The effect of long-term voluntary fasting on hematologic variables, biochemical profiles, and liver histologic findings was assessed in 15 obese cats (> 40% overweight). Clinical signs and laboratory results consistent with hepatic lipidosis were observed in 12 of 15 cats after 5 to 7 weeks of fasting, and were associated with 30 to 35% reduction of initial body weight. Histologic examination of successive liver biopsy specimens revealed that obesity was not associated with liver parenchymal lipid accumulation, but that fasting resulted in lipidosis in all 15 cats. The long-term fast was associated with an early (after 2 to 4 weeks of fasting) and significant (P < 0.05) reduction in serum urea, glucose, and albumin concentrations, and RBC mass. Fasting for 5 to 7 weeks was associated with a significant (P < 0.05) increase in hepatic-associated enzyme activities and in total and direct serum bilirubin concentrations. Significant (P < 0.05) changes in serum alkaline phosphatase developed as early as 3 weeks before the onset of hyperbilirubinemia. Except for development of hepatic lipidosis, cats appeared to tolerate the fast without other adverse effect. This study confirmed that long-term fasting may induce clinical hepatic lipidosis in obese cats. Fasting appears to induce a syndrome of hepatic lipidosis that is indistinguishable from feline idiopathic hepatic lipidosis and may be an appropriate model to study the pathophysiologic features and treatment of hepatic lipidosis.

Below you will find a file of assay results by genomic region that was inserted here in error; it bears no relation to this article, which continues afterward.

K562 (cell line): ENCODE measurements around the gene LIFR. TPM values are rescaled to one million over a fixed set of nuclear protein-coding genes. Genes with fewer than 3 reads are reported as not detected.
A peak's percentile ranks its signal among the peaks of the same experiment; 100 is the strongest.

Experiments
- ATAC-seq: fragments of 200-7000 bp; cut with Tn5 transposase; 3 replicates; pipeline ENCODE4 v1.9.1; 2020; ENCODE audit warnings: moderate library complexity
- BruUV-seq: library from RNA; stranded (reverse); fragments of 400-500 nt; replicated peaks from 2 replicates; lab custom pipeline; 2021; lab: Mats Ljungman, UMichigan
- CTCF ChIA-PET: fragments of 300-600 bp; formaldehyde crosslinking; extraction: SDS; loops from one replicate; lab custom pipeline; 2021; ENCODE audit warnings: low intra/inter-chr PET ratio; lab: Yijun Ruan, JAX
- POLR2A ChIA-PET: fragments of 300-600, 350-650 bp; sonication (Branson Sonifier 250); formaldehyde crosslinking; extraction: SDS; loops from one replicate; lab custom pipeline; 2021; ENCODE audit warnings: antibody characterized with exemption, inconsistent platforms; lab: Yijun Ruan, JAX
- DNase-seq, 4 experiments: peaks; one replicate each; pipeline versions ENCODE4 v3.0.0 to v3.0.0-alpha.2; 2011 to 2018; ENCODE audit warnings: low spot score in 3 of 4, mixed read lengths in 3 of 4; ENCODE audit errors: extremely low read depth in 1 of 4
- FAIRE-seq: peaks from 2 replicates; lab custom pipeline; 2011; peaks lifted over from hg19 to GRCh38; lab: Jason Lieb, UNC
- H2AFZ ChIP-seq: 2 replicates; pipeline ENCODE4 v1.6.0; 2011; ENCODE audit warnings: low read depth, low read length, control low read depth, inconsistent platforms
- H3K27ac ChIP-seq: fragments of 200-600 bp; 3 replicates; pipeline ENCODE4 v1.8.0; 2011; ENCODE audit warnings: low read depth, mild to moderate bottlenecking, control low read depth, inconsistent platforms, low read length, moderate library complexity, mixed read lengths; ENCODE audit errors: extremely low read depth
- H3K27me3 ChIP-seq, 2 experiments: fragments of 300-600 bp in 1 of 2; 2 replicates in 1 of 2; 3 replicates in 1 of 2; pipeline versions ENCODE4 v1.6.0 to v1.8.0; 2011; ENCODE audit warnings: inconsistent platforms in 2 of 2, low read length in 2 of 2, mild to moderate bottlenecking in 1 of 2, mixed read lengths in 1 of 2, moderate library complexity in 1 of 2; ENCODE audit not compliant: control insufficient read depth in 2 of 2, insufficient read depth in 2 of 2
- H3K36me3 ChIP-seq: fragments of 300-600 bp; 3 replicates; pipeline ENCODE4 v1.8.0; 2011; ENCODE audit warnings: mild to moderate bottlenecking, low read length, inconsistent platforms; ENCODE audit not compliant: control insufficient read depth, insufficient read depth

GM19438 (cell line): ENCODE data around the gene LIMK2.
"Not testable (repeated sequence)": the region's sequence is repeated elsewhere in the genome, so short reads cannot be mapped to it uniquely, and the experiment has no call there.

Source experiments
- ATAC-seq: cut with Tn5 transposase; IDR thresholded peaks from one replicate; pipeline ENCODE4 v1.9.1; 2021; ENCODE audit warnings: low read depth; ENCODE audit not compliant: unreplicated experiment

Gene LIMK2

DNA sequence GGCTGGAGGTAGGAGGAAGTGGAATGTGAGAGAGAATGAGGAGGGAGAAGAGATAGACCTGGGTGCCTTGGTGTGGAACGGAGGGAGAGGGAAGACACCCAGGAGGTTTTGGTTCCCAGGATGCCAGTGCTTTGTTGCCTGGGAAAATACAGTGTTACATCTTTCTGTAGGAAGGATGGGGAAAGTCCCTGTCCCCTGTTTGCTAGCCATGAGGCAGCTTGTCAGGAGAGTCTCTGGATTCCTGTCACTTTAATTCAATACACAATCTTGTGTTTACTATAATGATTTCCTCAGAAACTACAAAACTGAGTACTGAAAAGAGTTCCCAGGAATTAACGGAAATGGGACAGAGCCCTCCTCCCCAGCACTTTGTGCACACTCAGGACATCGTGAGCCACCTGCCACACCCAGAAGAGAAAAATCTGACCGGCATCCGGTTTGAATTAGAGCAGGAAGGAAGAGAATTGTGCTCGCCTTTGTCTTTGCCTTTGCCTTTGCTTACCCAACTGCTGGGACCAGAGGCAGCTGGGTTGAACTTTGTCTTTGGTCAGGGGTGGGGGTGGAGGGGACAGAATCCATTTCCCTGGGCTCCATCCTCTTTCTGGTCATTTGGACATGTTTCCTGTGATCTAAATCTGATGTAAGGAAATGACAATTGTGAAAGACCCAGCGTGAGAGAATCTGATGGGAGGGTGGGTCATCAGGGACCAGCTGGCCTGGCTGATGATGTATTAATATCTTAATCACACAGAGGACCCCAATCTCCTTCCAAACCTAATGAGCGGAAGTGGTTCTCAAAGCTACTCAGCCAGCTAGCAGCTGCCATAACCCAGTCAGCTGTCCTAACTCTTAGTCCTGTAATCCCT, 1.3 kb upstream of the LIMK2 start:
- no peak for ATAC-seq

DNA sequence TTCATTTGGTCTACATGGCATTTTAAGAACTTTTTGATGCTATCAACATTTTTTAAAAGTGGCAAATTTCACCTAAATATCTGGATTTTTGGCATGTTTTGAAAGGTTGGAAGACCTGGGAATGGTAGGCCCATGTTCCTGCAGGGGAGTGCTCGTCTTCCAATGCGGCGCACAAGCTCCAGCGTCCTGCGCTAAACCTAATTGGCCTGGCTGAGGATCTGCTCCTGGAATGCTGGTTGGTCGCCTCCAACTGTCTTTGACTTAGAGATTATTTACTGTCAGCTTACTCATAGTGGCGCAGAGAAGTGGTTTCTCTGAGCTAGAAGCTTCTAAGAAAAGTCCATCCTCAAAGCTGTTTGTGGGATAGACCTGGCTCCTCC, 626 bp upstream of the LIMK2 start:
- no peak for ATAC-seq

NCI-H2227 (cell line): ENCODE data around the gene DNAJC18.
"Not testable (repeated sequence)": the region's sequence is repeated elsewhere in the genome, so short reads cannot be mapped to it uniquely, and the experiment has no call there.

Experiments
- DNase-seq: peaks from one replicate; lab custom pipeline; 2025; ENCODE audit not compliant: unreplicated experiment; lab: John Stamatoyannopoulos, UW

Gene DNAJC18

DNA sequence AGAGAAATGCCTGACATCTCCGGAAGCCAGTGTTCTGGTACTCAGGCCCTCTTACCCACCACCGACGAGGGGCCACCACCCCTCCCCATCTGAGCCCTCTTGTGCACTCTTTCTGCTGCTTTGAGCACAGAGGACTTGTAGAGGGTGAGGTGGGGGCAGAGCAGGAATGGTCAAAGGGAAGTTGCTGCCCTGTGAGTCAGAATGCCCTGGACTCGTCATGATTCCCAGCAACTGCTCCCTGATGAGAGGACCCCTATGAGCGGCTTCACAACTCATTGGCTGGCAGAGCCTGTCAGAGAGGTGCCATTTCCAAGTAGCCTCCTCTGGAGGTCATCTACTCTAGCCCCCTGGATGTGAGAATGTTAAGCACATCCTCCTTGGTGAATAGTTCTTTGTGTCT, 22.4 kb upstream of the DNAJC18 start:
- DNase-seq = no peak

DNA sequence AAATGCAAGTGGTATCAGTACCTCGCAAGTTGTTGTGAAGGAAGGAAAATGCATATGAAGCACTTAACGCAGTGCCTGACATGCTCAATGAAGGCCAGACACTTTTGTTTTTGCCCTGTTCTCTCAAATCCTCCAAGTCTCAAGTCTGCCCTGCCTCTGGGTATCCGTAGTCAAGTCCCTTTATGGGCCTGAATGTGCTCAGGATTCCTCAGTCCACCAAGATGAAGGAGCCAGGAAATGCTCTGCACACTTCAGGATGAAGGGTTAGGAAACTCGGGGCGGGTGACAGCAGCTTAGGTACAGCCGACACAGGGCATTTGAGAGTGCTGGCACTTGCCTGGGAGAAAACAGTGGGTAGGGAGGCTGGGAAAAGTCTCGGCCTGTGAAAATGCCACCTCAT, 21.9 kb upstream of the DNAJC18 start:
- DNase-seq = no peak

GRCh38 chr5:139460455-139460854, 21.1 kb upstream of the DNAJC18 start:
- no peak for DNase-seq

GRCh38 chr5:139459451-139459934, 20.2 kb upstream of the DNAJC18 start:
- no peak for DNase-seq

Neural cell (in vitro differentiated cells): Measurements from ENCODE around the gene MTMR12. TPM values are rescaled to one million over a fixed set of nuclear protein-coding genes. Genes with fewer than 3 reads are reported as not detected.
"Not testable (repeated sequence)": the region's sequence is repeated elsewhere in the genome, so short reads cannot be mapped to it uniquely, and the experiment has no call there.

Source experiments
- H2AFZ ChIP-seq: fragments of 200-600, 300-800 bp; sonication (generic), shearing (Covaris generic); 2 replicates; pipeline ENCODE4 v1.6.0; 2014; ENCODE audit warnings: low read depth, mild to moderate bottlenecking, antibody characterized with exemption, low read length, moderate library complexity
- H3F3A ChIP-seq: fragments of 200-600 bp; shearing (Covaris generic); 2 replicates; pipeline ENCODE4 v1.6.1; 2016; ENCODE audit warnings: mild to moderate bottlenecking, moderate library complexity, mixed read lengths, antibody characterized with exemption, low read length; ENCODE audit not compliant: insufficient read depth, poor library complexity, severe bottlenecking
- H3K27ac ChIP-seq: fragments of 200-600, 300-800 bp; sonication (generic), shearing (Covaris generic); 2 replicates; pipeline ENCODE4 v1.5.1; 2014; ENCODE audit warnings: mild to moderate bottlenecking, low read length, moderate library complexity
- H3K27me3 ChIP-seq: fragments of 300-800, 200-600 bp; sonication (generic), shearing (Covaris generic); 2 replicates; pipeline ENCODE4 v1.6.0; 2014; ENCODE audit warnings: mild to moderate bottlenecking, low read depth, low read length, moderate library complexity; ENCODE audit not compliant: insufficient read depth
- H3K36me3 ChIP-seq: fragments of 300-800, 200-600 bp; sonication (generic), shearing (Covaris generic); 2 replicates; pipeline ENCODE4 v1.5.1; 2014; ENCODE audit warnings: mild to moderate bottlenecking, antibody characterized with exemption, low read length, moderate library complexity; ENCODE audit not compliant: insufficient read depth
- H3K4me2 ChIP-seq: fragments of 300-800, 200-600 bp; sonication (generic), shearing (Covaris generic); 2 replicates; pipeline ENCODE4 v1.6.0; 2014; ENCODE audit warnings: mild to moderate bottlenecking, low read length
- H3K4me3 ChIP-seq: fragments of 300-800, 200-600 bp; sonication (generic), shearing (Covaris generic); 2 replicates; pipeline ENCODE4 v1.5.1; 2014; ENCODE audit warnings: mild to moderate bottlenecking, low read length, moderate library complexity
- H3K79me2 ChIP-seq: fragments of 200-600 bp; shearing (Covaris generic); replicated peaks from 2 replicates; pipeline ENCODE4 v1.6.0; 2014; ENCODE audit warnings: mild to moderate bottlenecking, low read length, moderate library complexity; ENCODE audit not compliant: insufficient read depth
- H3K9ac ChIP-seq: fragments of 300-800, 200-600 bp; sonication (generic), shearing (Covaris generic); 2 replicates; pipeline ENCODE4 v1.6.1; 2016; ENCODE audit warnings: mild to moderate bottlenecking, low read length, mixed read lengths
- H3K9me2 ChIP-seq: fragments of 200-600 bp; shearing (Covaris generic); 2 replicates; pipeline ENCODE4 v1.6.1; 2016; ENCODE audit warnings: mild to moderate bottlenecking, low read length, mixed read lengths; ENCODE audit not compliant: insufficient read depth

|Original language||English (US)|
|Number of pages||12|
|Journal||American Journal of Veterinary Research|
|State||Published - Sep 1 1994|
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